So as others have stated here, more succinctly than I, I don't think you are ready to really quit drinking. There is no drinking "just a little" when you have a problem relationship with alcohol. So with that, I would tell you to be kind to yourself as you move forward trying to figure out what exactly it is you want to do. Drink or not to drink. Some people can do it. They have their 2 cocktails made with 1 or 2 ounce pours and call it good. Those of us with a problem can never call it good. So don't beat yourself up when you drink more than you really wanted to, but at the same time keep trying to answer your own dilemma. If you get to the point that you really want to do something about it there are people, good people, that can help you along your journey. And it will be a journey for the rest of your life. And it can be good. Really good.

Good luck. Get outside, breathe some cold air, and feel the sun on your face. You'll start to figure some things out.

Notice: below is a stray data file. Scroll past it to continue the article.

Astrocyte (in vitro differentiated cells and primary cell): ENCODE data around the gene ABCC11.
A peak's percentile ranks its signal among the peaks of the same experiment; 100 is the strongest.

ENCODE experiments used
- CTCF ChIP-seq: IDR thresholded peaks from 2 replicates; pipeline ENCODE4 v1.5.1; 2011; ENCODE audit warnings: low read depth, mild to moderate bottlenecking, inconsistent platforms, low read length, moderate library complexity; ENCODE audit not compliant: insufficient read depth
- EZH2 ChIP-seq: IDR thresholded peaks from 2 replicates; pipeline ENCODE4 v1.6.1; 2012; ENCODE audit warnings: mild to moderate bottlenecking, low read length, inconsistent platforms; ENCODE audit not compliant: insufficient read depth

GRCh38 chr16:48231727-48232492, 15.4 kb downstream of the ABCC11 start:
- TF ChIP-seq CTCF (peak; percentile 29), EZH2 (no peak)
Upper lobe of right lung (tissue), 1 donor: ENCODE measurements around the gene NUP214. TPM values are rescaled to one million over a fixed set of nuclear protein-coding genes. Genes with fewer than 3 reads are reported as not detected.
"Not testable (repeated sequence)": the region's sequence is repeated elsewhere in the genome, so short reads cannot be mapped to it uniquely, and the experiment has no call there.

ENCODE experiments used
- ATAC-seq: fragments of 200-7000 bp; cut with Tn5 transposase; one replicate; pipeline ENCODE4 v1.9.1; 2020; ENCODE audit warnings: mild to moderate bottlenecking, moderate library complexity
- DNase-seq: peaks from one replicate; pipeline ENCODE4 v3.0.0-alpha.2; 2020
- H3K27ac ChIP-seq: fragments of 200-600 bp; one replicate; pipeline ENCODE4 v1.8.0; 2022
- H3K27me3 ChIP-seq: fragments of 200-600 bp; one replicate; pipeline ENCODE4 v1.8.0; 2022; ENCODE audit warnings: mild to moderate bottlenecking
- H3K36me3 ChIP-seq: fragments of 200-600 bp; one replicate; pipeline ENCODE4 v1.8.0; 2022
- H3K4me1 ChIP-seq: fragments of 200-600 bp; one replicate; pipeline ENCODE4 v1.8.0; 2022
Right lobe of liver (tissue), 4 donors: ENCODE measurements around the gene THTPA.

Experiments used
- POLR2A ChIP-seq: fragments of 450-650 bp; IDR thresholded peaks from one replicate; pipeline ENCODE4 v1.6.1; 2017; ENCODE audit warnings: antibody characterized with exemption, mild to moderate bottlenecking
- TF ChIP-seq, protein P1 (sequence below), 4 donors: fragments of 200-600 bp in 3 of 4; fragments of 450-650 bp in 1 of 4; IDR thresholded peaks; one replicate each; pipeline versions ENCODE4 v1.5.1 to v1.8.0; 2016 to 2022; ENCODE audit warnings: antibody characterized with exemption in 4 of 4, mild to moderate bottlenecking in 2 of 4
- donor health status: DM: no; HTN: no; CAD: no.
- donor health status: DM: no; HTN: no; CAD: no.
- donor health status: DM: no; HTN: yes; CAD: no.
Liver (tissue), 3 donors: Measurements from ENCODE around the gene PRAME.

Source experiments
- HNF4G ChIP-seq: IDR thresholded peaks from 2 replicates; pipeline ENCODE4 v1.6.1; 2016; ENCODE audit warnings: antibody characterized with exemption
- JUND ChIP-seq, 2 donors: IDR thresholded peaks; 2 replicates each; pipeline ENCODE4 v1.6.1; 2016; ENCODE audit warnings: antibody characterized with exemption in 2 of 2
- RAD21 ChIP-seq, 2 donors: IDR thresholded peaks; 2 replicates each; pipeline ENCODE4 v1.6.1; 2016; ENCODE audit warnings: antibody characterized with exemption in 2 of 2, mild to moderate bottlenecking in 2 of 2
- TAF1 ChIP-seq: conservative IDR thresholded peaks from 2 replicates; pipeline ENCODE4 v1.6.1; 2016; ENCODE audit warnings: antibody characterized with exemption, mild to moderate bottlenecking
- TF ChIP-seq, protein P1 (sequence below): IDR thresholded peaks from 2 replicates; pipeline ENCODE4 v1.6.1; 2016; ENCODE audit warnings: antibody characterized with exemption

El Pablo

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True alcoholics can't be helped. Though sometimes they can help themselves. Not everyone who drinks a lot is an alcoholic. Though alcoholic is probably the way to bet. If he's sensible enough to realize he needs to stop drinking, he may not be a true alcoholic, and he may be able to reduce his drinking eventually to nothing…
What? Alcoholics can certainly be helped. If they recognize they have a problem. Same thing is true about all addiction.
 

HoLeChit

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Been a crazy few days, haven’t had a chance to go through all this until now.

I really appreciate everything, all the advice and offers to help. I’m taking that to heart and taking in the advice, I may hit some of you up if necessary.

I feel that I may have overstated my problem with alcohol. Or perhaps I’m numb to how bad it has gotten? Either way I’m looking into it all, and quitting forever isn’t outside the question. I do intend on reaching out to a substance abuse counselor or whoever just to get a good professional opinion about everything.
 
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montesa

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If you’re over 40, it doesn’t take much to throw you off your game. It can be a slow drain even if you aren’t going hard all the time. If you get a feeling of satisfaction from it, it’s easier to chase that than tackle the things that are important.